Social Impact Bonds 101

What is a social impact bond?

A social impact bond is a contract signed between a government agency and an external organization that promises to achieve an outcome the government agency wants achieved. The contract codifies the outcome, payment schedule, and assessment. It also establishes the responsibilities of the government and the external organization, how disputes should be resolved between these two parties, and under which circumstances either party can terminate the agreement.

How does it work?

An outcomes-based contract enables government to pay directly for successful social outcomes, once they are delivered. 

What are the roles of those involved?

(1) The Government

If government truly wants the designated outcome achieved, it must fully cooperate and collaborate with the external organization, and the terms and conditions of what “cooperation” entails should be set out in the Social Impact Bond (“SIB”) agreement. At the most basic level, this means the contract should require government to provide the external organization access to the beneficiary population and any information or data about the population that can help the external organization with its work (providing it can be legally shared). Government should also be open to making changes to its policy or practices to help the external organization succeed. The contract should also place some restrictions on the government. In most SIB agreements this will include clauses prohibiting the government from exerting control over the external organization’s strategy or day-to-day operations. The contract should also prevent the government from intervening in the external organization’s selection of subcontractors and investors, though subcontractors will be held to the same standards as the external organization itself.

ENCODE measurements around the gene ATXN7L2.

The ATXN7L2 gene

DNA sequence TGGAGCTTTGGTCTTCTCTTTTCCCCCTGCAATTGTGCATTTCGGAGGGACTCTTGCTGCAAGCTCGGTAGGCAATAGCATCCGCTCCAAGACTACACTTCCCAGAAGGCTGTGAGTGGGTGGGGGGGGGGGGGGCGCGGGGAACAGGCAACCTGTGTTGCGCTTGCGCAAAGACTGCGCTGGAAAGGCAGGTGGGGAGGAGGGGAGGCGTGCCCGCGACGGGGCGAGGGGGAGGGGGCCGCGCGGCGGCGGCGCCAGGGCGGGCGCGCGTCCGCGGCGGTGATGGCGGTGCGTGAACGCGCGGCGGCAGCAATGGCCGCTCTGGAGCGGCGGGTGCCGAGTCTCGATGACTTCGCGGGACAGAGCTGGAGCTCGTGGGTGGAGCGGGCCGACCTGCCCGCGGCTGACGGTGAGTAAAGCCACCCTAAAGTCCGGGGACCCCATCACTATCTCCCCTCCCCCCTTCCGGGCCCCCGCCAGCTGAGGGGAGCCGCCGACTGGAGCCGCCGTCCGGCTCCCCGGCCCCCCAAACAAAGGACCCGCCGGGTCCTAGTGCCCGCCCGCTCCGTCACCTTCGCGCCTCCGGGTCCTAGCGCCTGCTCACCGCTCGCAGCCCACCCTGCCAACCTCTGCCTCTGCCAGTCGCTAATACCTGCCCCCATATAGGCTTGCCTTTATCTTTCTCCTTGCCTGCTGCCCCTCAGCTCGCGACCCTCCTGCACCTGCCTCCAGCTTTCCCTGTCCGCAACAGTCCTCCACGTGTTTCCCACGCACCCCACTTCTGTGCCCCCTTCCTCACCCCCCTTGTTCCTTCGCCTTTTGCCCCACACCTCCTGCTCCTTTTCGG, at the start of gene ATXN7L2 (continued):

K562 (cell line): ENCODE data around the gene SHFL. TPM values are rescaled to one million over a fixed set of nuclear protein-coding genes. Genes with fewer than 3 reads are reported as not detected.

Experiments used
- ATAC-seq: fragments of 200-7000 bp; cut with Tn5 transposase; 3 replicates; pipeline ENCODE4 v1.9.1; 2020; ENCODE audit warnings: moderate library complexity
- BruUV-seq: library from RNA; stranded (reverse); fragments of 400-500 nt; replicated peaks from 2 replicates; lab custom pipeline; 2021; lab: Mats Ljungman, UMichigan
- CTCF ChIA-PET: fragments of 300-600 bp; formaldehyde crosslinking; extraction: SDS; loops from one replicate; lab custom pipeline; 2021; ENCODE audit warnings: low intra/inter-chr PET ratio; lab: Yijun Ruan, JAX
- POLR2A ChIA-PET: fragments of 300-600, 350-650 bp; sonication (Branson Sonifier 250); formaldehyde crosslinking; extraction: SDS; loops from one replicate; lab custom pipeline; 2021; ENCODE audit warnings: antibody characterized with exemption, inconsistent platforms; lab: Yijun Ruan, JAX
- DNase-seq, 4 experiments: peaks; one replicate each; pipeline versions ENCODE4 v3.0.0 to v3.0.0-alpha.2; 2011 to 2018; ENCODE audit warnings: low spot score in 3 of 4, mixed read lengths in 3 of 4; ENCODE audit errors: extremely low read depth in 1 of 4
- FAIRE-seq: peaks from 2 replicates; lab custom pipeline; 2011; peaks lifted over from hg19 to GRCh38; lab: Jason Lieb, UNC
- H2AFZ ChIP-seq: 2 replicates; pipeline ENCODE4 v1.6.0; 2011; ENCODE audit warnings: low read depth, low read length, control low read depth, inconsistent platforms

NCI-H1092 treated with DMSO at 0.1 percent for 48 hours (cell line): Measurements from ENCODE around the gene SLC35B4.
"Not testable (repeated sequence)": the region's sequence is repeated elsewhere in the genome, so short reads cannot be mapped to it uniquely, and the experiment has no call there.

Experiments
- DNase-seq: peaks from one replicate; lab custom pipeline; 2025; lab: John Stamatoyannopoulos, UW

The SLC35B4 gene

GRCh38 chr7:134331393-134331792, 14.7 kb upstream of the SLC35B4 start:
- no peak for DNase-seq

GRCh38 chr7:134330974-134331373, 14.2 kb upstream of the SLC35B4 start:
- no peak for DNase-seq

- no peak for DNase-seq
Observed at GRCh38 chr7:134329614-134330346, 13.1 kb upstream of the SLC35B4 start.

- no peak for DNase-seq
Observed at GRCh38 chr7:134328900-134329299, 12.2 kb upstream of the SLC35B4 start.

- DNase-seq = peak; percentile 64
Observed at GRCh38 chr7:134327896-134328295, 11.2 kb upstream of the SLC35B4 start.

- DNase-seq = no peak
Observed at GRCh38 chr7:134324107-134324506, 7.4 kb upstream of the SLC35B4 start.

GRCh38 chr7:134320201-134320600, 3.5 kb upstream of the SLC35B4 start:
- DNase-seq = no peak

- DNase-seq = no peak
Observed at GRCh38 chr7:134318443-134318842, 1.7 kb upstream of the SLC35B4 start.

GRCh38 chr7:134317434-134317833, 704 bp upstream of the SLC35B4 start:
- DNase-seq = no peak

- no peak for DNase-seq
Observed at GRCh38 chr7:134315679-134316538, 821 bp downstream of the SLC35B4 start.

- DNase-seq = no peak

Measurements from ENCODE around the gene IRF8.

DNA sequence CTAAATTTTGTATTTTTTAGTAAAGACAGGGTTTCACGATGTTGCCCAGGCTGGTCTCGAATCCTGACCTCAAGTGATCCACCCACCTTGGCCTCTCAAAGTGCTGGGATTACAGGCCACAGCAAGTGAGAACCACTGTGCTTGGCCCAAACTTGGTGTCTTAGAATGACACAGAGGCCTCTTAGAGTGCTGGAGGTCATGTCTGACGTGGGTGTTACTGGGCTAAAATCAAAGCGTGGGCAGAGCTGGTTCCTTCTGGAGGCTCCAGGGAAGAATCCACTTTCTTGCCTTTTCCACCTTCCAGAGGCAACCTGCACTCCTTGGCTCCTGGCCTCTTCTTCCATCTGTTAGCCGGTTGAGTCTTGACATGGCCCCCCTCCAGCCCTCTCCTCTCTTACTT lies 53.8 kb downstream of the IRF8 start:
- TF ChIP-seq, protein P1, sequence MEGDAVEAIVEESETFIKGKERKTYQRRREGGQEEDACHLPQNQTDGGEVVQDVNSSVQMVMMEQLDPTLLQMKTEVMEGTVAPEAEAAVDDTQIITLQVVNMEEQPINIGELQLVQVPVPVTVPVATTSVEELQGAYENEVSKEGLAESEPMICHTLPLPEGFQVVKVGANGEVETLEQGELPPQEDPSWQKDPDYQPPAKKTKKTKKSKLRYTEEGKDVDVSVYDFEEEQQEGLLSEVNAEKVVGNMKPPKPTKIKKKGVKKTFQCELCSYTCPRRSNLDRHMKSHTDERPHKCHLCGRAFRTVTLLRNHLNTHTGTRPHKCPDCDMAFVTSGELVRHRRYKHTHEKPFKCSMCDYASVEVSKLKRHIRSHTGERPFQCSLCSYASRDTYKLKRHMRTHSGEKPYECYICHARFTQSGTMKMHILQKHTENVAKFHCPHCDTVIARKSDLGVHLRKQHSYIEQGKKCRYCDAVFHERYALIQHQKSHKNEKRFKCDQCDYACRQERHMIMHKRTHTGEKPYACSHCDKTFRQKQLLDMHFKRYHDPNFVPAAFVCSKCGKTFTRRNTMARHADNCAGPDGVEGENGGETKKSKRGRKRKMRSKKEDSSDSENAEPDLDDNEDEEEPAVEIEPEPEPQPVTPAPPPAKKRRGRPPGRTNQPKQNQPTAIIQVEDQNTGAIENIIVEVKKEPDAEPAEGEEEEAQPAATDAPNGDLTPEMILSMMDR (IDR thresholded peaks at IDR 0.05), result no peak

(2) The External Organization

The external organization shoulders one overriding responsibility: doing everything reasonable to achieve the outcome. But,  the contract will likely set out some limited constraints on the organization’s activities to guarantee the beneficiary population’s safety. For instance, most SIB agreements will include clauses prohibiting the external organization from engaging in activities that they reasonably believe could cause harm. Other clauses may prohibit the external organization from doing things that will harm the government’s reputation or result in increased costs to government or others. The external organization should be free to modify its strategy and activities, particularly if its original plans are not accomplishing the expected outcome. That’s why the restrictions placed on the external organization in the contract should be broad rather than specific.

(3) The Investors 

A third party – the investor – supplies capital upfront to cover the costs of the intervention on behalf of the external organization. This investment could be in full or in part. Investor returns are contingent on the successful delivery of outcomes.

What does it look like?

A social impact bond aligns at least three distinct parties – government or donor, service provider and investor (or multiples thereof) – around the delivery of a pre-agreed set of outcomes for an agreed financial value per social outcome (or set of outcomes). This tying of investor returns to successful outcomes is what distinguishes social impact bonds from broader pay-for-success or payment-by-results contracting. In these broader contracts, private finance may be involved but repayment and returns are not directly contingent on the delivery of successful social outcomes. Given that investor returns are contingent on the successful delivery of outcomes, SIB’s differ from traditional bonds.

To gain more understanding on what social impact bonds actually look like, you can click here to view an infographic from Goldman Sachs.

Why do we have social impact bonds?

The purpose of the SIB model is to generate cost- savings for a government, focus on outcomes rather than inputs or outputs, and reduce political and financial risk. SIB’s were created to alleviate high governmental spending associated with social problems. Few negative consequences exist if the external organization determines it cannot achieve the outcome and discontinues services. Outcomes are observable and measurable within three to eight years.



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